After being blacklisted during the Red Scare of the 1950s, folk song revivalist, civil rights advocate, and social activist Pete Seeger began performing unannounced "community concerts" at schools, camps and community centers. Seeger considers these performances to be some of his most important work. On April 17, 2012, Smithsonian Folkways will release The Complete Bowdoin College Concert 1960, recorded live on campus at the Brunswick, ME, school in 1960.
This is the earliest complete Seeger concert recording available and the only available complete "community concert" recording. The live album features 35 tracks on two discs including two songs -- "Al Smith Holds the Bottle" and "I Had a Dream" -- unavailable on any other Seeger recording.
Pete Seeger's Blacklist-Era Live Album The Complete Bowdoin College Concert 1960 Out April 17 From Smithsonian Folkways. Click here to listen to "Penny's Farm".
'The Complete Bowdoin College Concert,' produced and annotated by GRAMMY Award-winning Smithsonian Folkways archivist Jeff Place from a pristine recording of the 1960 event by the staff at WBOR FM, captures Seeger's breathtaking show for a rapturous audience that audibly hangs on his every note and word. In a notably ironic twist, Seeger's blacklisted status resulted in him communicating directly to the young audiences authorities were possibly trying to shelter.
"...the only thing that could make me any happier is to know a lot of you take these words and spread them around the world wherever you go." - Pete Seeger's commentary from The Complete Bowdoin College Concert
Seeger's college concerts capture not only his finest twelve-string guitar and banjo performances, but also his ability to share and celebrate folk music with a community of young intellectuals eager to create change in the face of political strife. Seeger's charisma shines as he introduces each song with candor and humor, encouraging the audience to join him for a wide array of traditional, topical and international music pieces during a revolutionary time in American history.
Pete Seeger is a recipient of The Grammy Lifetime Achievement Award (1993), The National Medal of Arts (1994), the Kennedy Center Lifetime Achievement Honor (1994) and was inducted into the Rock and Roll Hall of Fame (1996). In 2008 he was honored with a GRAMMY Award for best traditional album for 'At 89,' and he earned The Peace Abbey Courage of Conscience Award for his commitment to peace and social justice as a musician, songwriter, activist, and environmentalist. He has also been suggested as a worthy recipient of the Nobel Peace Prize.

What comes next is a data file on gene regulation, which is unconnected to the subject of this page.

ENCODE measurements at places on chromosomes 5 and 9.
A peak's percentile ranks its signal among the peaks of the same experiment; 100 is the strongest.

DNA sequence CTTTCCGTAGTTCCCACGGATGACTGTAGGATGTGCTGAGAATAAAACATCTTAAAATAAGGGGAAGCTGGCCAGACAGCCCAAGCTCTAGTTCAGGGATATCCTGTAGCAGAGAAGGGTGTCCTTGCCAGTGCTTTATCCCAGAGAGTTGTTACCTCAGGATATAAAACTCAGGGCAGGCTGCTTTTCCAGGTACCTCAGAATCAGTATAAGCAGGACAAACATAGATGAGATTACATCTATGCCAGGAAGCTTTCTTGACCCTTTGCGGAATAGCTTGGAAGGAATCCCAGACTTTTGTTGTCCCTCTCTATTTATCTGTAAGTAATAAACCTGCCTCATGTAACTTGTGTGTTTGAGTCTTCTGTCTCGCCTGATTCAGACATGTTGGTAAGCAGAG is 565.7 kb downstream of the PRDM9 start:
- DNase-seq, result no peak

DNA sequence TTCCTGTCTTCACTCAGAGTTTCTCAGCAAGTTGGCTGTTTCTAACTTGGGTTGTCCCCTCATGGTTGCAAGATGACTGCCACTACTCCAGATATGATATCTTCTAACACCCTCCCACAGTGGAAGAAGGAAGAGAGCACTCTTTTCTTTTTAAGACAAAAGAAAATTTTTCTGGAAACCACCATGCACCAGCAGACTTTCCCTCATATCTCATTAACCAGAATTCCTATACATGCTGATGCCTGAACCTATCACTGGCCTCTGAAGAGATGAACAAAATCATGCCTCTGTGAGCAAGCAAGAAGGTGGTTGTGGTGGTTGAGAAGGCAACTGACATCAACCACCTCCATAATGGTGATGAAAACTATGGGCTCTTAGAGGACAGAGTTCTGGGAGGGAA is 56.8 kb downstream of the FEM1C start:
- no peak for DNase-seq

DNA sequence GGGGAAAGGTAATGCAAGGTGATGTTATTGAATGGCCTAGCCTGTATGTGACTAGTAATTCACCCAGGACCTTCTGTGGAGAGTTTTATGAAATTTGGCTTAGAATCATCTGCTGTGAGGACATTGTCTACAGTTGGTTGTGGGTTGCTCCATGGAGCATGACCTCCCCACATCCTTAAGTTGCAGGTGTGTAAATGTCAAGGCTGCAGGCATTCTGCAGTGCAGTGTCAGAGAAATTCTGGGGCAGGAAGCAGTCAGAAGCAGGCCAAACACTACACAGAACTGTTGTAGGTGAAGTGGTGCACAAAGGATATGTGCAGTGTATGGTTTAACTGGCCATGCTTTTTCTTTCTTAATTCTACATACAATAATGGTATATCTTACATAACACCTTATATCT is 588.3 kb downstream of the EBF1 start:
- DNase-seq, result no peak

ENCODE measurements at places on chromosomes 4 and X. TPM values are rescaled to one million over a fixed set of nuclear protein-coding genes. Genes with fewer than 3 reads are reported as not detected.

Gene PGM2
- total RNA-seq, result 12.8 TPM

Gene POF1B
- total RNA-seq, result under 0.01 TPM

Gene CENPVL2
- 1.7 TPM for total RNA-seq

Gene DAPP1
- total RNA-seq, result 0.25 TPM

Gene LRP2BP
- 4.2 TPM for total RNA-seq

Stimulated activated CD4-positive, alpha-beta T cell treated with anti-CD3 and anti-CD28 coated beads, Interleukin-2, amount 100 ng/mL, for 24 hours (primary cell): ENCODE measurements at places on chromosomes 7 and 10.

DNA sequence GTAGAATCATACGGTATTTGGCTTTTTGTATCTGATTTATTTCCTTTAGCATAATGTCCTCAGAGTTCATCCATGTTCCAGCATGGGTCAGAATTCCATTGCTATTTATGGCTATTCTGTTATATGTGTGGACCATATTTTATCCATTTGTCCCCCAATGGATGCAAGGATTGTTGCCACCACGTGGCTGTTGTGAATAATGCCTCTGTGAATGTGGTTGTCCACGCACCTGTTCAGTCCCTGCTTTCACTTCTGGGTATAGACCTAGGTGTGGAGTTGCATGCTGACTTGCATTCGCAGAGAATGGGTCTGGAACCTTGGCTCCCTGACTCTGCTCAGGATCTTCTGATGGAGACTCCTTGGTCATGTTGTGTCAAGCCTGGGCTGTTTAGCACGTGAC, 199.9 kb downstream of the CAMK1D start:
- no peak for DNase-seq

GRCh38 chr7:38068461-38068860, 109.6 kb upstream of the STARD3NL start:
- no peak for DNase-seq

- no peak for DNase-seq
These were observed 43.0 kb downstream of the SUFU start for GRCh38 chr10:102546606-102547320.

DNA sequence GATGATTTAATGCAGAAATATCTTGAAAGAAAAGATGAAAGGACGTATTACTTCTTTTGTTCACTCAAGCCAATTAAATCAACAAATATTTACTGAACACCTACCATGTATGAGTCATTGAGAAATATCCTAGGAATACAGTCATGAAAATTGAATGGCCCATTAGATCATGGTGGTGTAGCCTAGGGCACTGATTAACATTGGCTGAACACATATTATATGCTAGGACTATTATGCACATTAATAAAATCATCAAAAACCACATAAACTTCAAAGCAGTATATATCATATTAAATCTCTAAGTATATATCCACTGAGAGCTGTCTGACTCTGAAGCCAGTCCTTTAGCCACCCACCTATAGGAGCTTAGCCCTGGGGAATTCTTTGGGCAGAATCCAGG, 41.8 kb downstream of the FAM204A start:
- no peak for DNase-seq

Seeger will celebrate his 93rd birthday on May 3rd, 2012 and he continues to compose and perform folk music as well as advocate for social change. In January 2009, he was seen singing "This Land Is Your Land" before hundreds of thousands on the Lincoln Memorial steps during the pre-inauguration concert before Barack Obama became President of the United States. Moses Asch, founder of Folkways Records, released 49 albums by Pete Seeger, and Smithsonian Folkways has released seven more. It's the largest collection of Seeger's work.
The Complete Bowdoin College Concert 1960 Disc 1:
The Complete Bowdoin College Concert 1960 Disc 2:
Smithsonian Folkways Recordings is the nonprofit record label of the Smithsonian Institution, the national museum of the United States, dedicated to supporting cultural diversity and increased understanding among peoples through the documentation, preservation, and dissemination of sound.
Through the dissemination of audio recordings and educational materials, Smithsonian Folkways seeks to strengthen people's engagement with their own cultural heritage and to enhance their awareness and appreciation of the cultural heritage of others. This mission is the legacy of Moses Asch, who founded Folkways Records in 1948 to document "people's music," spoken word, instruction, and sounds from around the world.
The Smithsonian acquired Folkways from the Asch estate in 1987, and Smithsonian Folkways Recordings has continued the Folkways commitment to cultural diversity, education, increased understanding, and lively engagement with the world of sound.
Visit Smithsonian Folkways Recordings at: folkways.si.edu./li